Biosimilar Filgrastim Similar to Reference Product When Used in NSCLC

New data from a subset analysis of MONITOR‐GCSF, a multicenter study from Europe, show that biosimilar filgrastim has similar effectiveness and safety to reference filgrastim (Neupogen).
 
Allison Inserro
April 24, 2019
There are limited data on the use of biosimilar filgrastim in the prophylaxis of chemotherapy‐induced neutropenia (CIN) and febrile neutropenia (FN) for patients with non‐small cell lung cancer (NSCLC) in real-world settings. Now, new data from a subset analysis of MONITOR‐GCSF, a multicenter study from Europe, show that biosimilar filgrastim (Zarxio, Zarzio) has similar effectiveness and safety to reference filgrastim (Neupogen).

The authors say the findings support the use of biosimilar filgrastim in place of the reference in patients with NSCLC.

G‐CSF is often not used according to international recommendations, highlighting a need for additional data from observational studies to help guide optimal use; this may be particularly important for older patients who are at high risk of CIN and FN, the researchers write.

In MONITOR‐GCSF, a prospective, non‐interventional study, researchers sought to describe patient characteristics, treatment patterns, and clinical outcomes in 345 patients with stage 3 or 4 NSCLC receiving up to 6 cycles of biosimilar filgrastim with their chemotherapy.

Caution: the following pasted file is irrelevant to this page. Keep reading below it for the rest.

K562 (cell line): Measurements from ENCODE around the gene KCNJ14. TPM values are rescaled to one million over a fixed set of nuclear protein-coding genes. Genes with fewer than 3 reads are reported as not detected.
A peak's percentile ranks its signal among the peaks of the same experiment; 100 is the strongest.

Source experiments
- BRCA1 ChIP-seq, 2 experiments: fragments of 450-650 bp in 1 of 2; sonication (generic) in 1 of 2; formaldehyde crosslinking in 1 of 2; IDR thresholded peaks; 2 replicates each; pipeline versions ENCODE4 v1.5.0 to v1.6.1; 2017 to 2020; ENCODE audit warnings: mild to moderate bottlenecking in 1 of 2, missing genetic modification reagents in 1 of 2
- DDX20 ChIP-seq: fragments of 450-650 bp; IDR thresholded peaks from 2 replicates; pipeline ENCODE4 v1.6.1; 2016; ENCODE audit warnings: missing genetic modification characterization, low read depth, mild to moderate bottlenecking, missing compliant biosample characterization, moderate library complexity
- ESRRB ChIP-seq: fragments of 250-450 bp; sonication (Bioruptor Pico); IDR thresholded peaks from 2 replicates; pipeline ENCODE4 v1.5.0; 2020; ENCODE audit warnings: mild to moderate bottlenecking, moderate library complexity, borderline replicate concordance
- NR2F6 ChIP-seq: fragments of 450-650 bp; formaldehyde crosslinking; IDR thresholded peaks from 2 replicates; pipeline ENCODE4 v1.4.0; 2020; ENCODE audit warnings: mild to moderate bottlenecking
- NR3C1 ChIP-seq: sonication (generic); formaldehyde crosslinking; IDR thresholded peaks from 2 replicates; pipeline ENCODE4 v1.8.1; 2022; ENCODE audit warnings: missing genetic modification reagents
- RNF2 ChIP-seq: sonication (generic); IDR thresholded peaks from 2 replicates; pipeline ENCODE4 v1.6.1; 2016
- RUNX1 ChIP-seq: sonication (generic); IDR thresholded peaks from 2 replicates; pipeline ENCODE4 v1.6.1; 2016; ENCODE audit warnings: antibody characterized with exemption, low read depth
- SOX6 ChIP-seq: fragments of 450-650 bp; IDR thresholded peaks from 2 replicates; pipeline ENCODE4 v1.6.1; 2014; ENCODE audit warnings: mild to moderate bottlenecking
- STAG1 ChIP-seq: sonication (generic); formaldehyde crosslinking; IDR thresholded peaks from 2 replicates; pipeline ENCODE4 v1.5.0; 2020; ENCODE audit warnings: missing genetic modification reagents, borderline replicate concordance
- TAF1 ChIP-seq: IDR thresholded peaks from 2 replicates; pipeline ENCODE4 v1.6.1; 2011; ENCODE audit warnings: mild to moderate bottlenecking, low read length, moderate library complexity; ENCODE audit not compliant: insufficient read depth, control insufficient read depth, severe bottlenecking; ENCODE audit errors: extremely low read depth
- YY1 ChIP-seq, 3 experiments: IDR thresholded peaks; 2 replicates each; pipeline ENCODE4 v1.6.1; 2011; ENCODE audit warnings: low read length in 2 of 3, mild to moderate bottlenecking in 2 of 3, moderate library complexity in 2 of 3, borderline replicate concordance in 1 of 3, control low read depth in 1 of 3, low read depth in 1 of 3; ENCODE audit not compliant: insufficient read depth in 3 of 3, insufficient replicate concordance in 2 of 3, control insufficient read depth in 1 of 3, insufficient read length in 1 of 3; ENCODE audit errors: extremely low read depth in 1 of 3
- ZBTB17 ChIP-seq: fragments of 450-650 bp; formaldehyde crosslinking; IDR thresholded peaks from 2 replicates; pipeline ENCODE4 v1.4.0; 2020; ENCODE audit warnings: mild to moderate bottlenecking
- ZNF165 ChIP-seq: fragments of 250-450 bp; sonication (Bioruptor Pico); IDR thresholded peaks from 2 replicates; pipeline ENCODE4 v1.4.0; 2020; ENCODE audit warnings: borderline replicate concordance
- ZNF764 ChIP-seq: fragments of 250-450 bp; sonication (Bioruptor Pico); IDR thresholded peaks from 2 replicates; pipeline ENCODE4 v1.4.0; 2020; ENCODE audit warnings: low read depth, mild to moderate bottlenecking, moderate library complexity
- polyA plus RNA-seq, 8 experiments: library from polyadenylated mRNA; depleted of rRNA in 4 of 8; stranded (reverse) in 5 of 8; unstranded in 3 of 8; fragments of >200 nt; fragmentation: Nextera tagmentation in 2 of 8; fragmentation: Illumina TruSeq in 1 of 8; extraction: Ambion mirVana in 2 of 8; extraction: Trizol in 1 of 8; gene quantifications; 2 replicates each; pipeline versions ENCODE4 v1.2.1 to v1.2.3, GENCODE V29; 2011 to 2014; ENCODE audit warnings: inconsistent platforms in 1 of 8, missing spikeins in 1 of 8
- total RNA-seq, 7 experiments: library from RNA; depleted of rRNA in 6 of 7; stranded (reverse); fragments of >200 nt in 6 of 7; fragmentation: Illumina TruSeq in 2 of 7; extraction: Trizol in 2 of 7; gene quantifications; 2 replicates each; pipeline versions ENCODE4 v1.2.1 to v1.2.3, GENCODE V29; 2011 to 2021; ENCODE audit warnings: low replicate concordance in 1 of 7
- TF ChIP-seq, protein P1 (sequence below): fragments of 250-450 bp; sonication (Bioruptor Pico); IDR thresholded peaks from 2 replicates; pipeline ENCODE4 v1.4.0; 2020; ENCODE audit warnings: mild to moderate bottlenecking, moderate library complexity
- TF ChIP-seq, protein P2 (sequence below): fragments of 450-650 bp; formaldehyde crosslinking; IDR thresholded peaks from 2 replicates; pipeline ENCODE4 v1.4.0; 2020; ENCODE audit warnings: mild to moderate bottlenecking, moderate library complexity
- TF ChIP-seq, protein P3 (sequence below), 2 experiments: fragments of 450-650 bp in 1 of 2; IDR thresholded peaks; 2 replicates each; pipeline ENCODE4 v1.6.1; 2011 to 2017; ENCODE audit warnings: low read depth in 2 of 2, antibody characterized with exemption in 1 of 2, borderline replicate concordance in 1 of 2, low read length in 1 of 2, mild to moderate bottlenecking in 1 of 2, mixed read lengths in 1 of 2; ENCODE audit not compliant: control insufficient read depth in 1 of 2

Monotherapy regimens used by patients included docetaxel and topotecan. The most commonly prescribed combination chemotherapy regimen was cisplatin and etoposide.

A total of 126 (36.5%; 95% CI, 32%-42.19%) patients experienced 1 or more episode of CIN of any grade and 18 (5.2%; 95% CI, 3.36%-8.19%) patients had FN of any grade throughout the duration of the study.

In cycle 1, CIN occurred in 47 (13.6%; 95% CI, 10.53%-17.85%) patients and FN occurred in 5 (1.4%; 95% CI, 0.63%-3.39%) patients. Grade 3 or 4 FN occurred in 4 patients (1.2%; 95% CI, 0.46%-2.98%) in cycle 1 and in 13 patients (3.8%; 95% CI, 2.24%-6.41%) in all cycles.

Adverse events were reported in 0.3% of patients, and included arthralgia, bone pain, cough, gastroenteritis, and myalgia.

A large proportion of patients (80% or more) experienced changes to their chemotherapy regimen, whether for chemoresistance, lack of efficacy, tolerability concerns, and disease progression.

According to the authors, the findings from this subset analysis of patients with NSCLC demonstrate that biosimilar filgrastim is safe and effective in real-world practice, and that it has a similar profile to the reference product. 

Reference
Aapro M, Krendyukov A, Höbel N, Gascon P. Treatment patterns and outcomes in patients with non‐small cell lung cancer receiving biosimilar filgrastim for prophylaxis of chemotherapy‐induced/febrile neutropaenia: Results from the MONITOR‐GCSF study [published online April 10, 2019]. Eur J Cancer Care. doi: 10.1111/ecc.13034.


 

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